In the Ottawa area, there are three key retail districts, where you can find pretty well anything you’re looking for:
This is the older part of Ottawa, particularly along Sparks Street (see below), Bank Street and Elgin Street both with many quaint shops and services, and even a couple of shopping malls. Bank Street’s retail core extends south to Billings Bridge, with suburban plazas beyond that point. There is also a nice cluster of shops and restaurants on Elgin Street, a few blocks south of the new City Hall. Because of the various government and government offices in the area, this shopping district is most busy weekdays and at lunchtime.
Sparks Street Mall
Sparks Street between Elgin & Lyon
This is one of Canada’s original pedestrian malls, dating back to 1961.Lots of shops & services, in some of the city’s oldest buildings. Lots of buskers and special events, too.
northeast of Rideau Street & Sussex Drive
613-244-4410 fax: 244-4416
The Farmers Market has been the hub of Ottawa’s commercial activity since 1826. Lots of shops, cafes and nightclubs in Ottawa’s historic old Lowertown, streets built wide enough for horse-drawn carts to bring produce to market 175 years ago provide plenty of parking in modern times. Most of the city’s museums and public buildings close by, not to mention more shopping on Sussex Drive, Rideau Street (and Rideau Centre Mall). Public Parkade at 70 Clarence (between Williams and Byward)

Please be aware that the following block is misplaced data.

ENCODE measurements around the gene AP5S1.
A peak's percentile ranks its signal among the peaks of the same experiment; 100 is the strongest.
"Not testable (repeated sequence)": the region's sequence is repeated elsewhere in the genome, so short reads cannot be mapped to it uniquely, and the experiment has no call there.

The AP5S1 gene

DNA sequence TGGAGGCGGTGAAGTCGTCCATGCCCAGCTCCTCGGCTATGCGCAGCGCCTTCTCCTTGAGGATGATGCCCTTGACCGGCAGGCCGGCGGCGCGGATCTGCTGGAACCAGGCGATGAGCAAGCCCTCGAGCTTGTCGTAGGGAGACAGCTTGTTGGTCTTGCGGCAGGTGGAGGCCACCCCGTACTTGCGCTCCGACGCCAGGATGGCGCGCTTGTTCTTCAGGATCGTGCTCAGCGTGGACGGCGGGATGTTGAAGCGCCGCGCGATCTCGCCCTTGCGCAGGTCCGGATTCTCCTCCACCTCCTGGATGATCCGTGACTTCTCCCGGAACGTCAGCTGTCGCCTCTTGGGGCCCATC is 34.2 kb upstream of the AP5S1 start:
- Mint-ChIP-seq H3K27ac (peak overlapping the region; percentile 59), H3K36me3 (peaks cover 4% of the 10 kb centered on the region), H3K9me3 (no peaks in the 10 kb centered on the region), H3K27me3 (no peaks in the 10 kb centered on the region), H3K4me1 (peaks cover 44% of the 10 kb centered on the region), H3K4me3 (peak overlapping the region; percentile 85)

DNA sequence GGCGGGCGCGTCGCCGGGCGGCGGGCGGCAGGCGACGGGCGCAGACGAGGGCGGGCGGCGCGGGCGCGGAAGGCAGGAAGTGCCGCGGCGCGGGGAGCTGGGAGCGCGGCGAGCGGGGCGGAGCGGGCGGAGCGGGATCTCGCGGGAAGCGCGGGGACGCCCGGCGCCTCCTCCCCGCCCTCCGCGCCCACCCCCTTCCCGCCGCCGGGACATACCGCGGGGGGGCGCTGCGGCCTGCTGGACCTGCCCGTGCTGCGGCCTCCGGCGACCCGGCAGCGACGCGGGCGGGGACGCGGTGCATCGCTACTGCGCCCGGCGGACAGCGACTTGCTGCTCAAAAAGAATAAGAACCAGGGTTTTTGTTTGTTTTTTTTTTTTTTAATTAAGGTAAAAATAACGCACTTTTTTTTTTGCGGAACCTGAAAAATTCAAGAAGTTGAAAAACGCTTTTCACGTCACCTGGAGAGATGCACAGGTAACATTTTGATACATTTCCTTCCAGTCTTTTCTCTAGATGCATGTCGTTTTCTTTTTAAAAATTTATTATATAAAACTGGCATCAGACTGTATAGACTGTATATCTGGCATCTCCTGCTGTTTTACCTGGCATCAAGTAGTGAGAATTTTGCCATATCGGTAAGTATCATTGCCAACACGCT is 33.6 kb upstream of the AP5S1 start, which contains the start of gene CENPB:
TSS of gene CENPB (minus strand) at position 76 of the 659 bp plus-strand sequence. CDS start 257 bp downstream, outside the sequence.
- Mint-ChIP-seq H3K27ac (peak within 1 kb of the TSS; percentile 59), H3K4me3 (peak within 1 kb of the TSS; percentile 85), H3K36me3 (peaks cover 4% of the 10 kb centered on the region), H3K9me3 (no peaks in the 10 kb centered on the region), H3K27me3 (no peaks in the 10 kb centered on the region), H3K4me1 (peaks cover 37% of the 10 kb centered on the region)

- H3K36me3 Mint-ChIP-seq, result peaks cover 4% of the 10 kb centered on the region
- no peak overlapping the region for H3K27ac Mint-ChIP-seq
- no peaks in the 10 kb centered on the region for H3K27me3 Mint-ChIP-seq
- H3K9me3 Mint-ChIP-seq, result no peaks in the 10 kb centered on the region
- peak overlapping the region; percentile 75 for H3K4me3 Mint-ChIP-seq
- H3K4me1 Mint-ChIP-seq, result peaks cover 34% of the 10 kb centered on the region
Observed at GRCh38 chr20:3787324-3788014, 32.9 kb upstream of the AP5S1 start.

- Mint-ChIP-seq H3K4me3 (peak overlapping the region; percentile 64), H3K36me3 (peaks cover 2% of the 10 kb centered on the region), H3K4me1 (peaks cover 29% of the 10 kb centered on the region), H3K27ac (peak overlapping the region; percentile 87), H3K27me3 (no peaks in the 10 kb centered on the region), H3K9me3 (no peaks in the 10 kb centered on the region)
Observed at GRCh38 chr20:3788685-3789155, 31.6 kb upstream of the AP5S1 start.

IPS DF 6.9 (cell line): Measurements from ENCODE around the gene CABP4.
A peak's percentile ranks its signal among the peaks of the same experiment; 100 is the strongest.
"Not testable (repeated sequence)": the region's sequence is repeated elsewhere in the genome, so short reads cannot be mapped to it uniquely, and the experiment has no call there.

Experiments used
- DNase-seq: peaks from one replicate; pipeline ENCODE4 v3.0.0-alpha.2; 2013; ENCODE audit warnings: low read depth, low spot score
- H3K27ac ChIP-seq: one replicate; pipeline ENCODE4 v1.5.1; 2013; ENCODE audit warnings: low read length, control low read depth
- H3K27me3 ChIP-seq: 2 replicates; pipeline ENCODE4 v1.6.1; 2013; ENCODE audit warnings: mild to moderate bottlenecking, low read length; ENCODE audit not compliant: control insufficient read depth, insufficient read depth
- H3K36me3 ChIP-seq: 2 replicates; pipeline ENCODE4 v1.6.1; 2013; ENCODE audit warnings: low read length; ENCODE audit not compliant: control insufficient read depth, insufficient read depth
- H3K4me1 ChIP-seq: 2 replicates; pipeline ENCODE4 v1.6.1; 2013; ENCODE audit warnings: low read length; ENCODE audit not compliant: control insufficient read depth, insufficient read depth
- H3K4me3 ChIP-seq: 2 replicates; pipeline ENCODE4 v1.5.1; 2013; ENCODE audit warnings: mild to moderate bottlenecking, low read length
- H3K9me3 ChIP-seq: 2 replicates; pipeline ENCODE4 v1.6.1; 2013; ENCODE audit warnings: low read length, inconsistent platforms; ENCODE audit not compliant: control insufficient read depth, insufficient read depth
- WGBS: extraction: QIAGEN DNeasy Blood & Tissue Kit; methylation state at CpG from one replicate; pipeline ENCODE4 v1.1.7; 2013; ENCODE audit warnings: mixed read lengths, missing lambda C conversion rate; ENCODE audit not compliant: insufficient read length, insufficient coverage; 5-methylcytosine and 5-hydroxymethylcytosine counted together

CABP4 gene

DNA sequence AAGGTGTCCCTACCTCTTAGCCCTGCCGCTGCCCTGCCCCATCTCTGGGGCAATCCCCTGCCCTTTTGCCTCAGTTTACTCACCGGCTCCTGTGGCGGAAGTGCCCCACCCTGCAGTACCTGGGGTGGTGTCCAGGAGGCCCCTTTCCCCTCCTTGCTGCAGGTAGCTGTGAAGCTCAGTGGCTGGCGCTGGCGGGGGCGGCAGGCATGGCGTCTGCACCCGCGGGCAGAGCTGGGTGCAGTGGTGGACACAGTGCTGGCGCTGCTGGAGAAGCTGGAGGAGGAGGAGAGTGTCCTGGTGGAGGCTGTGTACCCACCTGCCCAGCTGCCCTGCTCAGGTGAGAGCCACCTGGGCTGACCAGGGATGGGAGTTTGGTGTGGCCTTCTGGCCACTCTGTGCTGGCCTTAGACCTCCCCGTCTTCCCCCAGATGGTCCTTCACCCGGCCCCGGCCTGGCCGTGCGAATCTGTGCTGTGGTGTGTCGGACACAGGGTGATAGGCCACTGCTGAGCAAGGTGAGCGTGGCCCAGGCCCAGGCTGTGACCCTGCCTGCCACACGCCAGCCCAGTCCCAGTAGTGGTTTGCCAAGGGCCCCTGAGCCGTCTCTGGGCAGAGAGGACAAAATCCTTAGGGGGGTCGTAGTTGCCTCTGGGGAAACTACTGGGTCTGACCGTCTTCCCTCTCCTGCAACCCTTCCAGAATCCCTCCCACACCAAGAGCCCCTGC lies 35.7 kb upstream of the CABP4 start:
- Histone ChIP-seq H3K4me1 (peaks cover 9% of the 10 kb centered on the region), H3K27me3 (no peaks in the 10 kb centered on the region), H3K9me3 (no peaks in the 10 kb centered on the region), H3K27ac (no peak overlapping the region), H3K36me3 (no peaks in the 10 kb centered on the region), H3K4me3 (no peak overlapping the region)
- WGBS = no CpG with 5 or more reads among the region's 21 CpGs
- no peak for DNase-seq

Somerset Street West, from Bay to Rochester
This is Ottawa’s Asian village marketplace, with one-of-a-kind treasures from China, Vietnam, and Thailand. Everything from household goods, to silk, to Oriental cooking ingredients and deli food.
Somerset between Bank & O’Conner
This heritage district was one of Ottawa’s first commercial areas, and is now a one-block district with many restaurants and specialty shops.
Bank Street from the Queensway to Lansdowne Park
This area was Ottawa’s first suburban shopping district, and has many charming old homes, tree-lined streets, complete with specialty shops, restaurants and pubs.
Preston St, north of Dow’s Lake
This area, known as Corso Italy, is chock full of Italian shops and restaurants. The area is home to the highest density of Italian immigrants who came to Canada after each of the World Wars. The neighbourhood hosts the annual Italian Week Festival each June.